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The Dragon Charmer (Fern Capel, #2)
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The Dragon Charmer (Fern Capel #2)

3.8  ·  Rating Details ·  567 Ratings  ·  21 Reviews
In the enchanting novel Prospero's Children, Jan Siegel introduced an extraordinary heroine and the lushly evocative world of wonders and terrors that quickly enveloped her normal adolescent life. Now Siegel summons us back to the magic with the continuing story of Fern Capel--and the remarkable power of her extraordinary Gift . . .
After surviving an amazing, terrifying s
Paperback, 333 pages
Published July 30th 2002 by Del Rey Books (first published January 1st 2001)
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(showing 1-30)
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Jun 19, 2014 Nancy rated it really liked it
Great second book of a wonderful fantasy trilogy by Jan Siegel. Characters from Prospero's children are grown now....Fernanda, Fern, is 28 and on the eve of getting married when the supernatural world she tried to shun intrudes very unkindly into her life again. Such great evil characters in this...the witches and their world are fantastic, and again a perfectly written tale that makes you see the things Fern sees so well.
Tim Martin
Nov 20, 2012 Tim Martin rated it really liked it
Shelves: fantasy, reviewed
I found this novel to be very fast reading, fun, moody, sometimes verging on horror (it was definitely dark fantasy), and an improvement over the first installment in this series. Some of the problems I had with the first volume in the series – a dull second act, or at least one in which nothing seemed to happen, and a lack of time spent on what exactly Fern’s witchcraft powers are and how she develops them – are much, much better handled this time around.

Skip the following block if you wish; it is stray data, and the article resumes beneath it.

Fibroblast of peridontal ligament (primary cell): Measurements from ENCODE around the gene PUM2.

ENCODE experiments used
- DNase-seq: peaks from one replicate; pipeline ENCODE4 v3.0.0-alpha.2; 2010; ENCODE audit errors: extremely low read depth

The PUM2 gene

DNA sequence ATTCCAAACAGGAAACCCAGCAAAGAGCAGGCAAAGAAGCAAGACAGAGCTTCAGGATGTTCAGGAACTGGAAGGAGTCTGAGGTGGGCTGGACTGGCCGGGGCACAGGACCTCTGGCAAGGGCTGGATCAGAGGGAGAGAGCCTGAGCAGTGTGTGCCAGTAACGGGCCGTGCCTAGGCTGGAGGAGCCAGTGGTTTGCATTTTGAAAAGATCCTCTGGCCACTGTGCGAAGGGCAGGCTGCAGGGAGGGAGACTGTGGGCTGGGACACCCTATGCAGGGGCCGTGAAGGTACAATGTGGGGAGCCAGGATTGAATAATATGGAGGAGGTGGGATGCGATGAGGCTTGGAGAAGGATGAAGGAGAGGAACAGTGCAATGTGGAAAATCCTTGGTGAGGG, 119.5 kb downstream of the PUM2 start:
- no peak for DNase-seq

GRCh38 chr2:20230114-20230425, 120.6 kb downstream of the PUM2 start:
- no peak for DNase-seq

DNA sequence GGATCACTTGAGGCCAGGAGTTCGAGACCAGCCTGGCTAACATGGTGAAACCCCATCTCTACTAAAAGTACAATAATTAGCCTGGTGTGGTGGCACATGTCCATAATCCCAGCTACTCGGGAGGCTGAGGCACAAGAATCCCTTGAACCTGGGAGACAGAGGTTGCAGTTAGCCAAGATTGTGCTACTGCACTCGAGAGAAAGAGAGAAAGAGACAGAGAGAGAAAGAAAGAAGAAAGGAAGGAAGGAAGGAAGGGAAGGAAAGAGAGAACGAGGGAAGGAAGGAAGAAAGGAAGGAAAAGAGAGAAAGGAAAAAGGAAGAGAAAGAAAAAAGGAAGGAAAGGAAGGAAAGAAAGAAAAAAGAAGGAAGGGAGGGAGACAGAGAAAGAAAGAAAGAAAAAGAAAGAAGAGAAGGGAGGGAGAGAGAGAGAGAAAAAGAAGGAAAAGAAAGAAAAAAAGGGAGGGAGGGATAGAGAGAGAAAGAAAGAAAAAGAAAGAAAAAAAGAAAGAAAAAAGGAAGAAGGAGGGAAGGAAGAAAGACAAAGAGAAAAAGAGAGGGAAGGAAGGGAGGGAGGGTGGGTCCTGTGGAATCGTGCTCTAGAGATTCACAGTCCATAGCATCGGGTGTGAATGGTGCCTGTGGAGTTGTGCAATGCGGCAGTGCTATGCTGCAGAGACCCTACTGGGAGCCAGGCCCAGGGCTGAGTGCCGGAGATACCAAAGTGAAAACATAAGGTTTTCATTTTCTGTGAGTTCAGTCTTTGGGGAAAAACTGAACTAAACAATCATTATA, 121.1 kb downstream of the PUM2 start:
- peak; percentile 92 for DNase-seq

My only real complaint about the book i
Sep 10, 2016 Sierra rated it really liked it
This book is very slow. It isn't boring or anticlimactic, but it takes so long to get to various plot points. After reading book one, I was wanting this book to start out at at least 30 mph instead of 0. I was ready for things to move along and Siegel kept the book almost as a whole to a just-faster-than-plodding pace. The plot of this book was less interesting than the first and it really just feels like a connector novel between books one and three. By that, I don't mean that it was just fille ...more
I happened across this book at a Rotary book sale fundraiser in Alexandra, NZ. The title first drew my attention, then I considered buying it just for the cover art (what can I say, I have a thing for dragons ;) ). Then I opened it and found out it's a signed copy! $2 win! So I bought the other two books in the trilogy and, lucky for me, they're really good. The author has a very descriptive style, which I enjoy but some readers might find a bit tedious. I particularly like the variety of mythol ...more
Oct 27, 2008 Erika rated it it was ok
Shelves: 2009, fantasy, fiction
This was a frustrating one to rate. On the one hand, I found Siegel's dream-like Atlantean underworld utterly useless. I couldn't stand the characters, I couldn't make heads or tales of her descriptions, and nothing happened for at least 80-100 pages in part two. On the other hand, I enjoyed the secondary characters (Will and Gaynor) immensely. And I couldn't put it down during some of the real world scenes. Still, I found the overall plot boring and not being able to stand the main character me ...more
Anne Hamilton
Dec 02, 2012 Anne Hamilton rated it it was ok
Like the first book in this series Prospero's Children, I found this story very difficult to warm to. While the storyline is intrinsically interesting and the plots well-developed, there was something about the main character Fern that I found difficult to like. I just couldn't feel positive about her. Perhaps she was too much like various teenagers of my acquaintance back in the days when I was teaching high school. The sort of kids I was constrained as a professional to be polite to in real li ...more
Jaan  Sõmermaa
Jan 30, 2017 Jaan Sõmermaa rated it really liked it  ·  review of another edition